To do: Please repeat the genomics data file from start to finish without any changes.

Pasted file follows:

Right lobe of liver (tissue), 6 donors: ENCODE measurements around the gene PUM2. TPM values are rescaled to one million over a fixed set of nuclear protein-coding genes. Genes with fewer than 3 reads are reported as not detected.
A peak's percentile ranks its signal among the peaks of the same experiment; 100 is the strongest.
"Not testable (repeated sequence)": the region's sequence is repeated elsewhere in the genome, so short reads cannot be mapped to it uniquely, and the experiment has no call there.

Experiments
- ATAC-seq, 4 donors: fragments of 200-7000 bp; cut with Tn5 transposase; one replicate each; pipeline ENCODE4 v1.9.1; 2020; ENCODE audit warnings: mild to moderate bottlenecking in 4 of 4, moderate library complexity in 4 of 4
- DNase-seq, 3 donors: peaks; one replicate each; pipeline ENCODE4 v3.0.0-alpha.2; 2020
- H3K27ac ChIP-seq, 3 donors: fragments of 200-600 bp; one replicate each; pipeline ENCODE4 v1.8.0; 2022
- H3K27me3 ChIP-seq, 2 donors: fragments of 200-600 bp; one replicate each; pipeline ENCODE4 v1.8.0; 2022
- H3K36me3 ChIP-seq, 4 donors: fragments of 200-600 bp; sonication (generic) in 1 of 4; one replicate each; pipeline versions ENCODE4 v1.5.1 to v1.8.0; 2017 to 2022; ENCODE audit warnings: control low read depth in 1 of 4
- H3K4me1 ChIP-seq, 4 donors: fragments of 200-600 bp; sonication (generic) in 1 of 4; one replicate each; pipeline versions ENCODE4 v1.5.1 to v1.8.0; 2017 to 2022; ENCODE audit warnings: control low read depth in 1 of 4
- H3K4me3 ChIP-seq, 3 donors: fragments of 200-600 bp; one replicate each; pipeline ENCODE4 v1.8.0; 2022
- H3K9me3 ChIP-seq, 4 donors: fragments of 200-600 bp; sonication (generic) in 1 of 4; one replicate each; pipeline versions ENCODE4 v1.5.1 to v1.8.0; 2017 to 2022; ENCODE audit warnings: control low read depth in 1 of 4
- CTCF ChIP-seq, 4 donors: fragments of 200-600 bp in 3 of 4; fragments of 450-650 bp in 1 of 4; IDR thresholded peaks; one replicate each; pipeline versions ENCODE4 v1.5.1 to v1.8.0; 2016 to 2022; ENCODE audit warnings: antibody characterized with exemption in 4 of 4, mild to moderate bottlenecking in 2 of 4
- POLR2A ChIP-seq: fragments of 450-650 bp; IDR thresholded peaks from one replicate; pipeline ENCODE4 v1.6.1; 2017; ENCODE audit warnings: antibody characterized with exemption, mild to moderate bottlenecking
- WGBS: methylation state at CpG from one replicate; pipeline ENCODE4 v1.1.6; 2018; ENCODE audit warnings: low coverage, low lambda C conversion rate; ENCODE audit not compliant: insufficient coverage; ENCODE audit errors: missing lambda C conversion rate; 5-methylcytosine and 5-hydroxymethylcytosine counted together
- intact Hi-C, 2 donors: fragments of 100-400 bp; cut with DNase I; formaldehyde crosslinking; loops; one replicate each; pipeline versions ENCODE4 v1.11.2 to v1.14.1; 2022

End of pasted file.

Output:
Right lobe of liver (tissue), 6 donors: ENCODE measurements around the gene PUM2. TPM values are rescaled to one million over a fixed set of nuclear protein-coding genes. Genes with fewer than 3 reads are reported as not detected.
A peak's percentile ranks its signal among the peaks of the same experiment; 100 is the strongest.
"Not testable (repeated sequence)": the region's sequence is repeated elsewhere in the genome, so short reads cannot be mapped to it uniquely, and the experiment has no call there.

Experiments
- ATAC-seq, 4 donors: fragments of 200-7000 bp; cut with Tn5 transposase; one replicate each; pipeline ENCODE4 v1.9.1; 2020; ENCODE audit warnings: mild to moderate bottlenecking in 4 of 4, moderate library complexity in 4 of 4
- DNase-seq, 3 donors: peaks; one replicate each; pipeline ENCODE4 v3.0.0-alpha.2; 2020
- H3K27ac ChIP-seq, 3 donors: fragments of 200-600 bp; one replicate each; pipeline ENCODE4 v1.8.0; 2022
- H3K27me3 ChIP-seq, 2 donors: fragments of 200-600 bp; one replicate each; pipeline ENCODE4 v1.8.0; 2022
- H3K36me3 ChIP-seq, 4 donors: fragments of 200-600 bp; sonication (generic) in 1 of 4; one replicate each; pipeline versions ENCODE4 v1.5.1 to v1.8.0; 2017 to 2022; ENCODE audit warnings: control low read depth in 1 of 4
- H3K4me1 ChIP-seq, 4 donors: fragments of 200-600 bp; sonication (generic) in 1 of 4; one replicate each; pipeline versions ENCODE4 v1.5.1 to v1.8.0; 2017 to 2022; ENCODE audit warnings: control low read depth in 1 of 4
- H3K4me3 ChIP-seq, 3 donors: fragments of 200-600 bp; one replicate each; pipeline ENCODE4 v1.8.0; 2022
- H3K9me3 ChIP-seq, 4 donors: fragments of 200-600 bp; sonication (generic) in 1 of 4; one replicate each; pipeline versions ENCODE4 v1.5.1 to v1.8.0; 2017 to 2022; ENCODE audit warnings: control low read depth in 1 of 4
- CTCF ChIP-seq, 4 donors: fragments of 200-600 bp in 3 of 4; fragments of 450-650 bp in 1 of 4; IDR thresholded peaks; one replicate each; pipeline versions ENCODE4 v1.5.1 to v1.8.0; 2016 to 2022; ENCODE audit warnings: antibody characterized with exemption in 4 of 4, mild to moderate bottlenecking in 2 of 4
- POLR2A ChIP-seq: fragments of 450-650 bp; IDR thresholded peaks from one replicate; pipeline ENCODE4 v1.6.1; 2017; ENCODE audit warnings: antibody characterized with exemption, mild to moderate bottlenecking
- WGBS: methylation state at CpG from one replicate; pipeline ENCODE4 v1.1.6; 2018; ENCODE audit warnings: low coverage, low lambda C conversion rate; ENCODE audit not compliant: insufficient coverage; ENCODE audit errors: missing lambda C conversion rate; 5-methylcytosine and 5-hydroxymethylcytosine counted together
- intact Hi-C, 2 donors: fragments of 100-400 bp; cut with DNase I; formaldehyde crosslinking; loops; one replicate each; pipeline versions ENCODE4 v1.11.2 to v1.14.1; 2022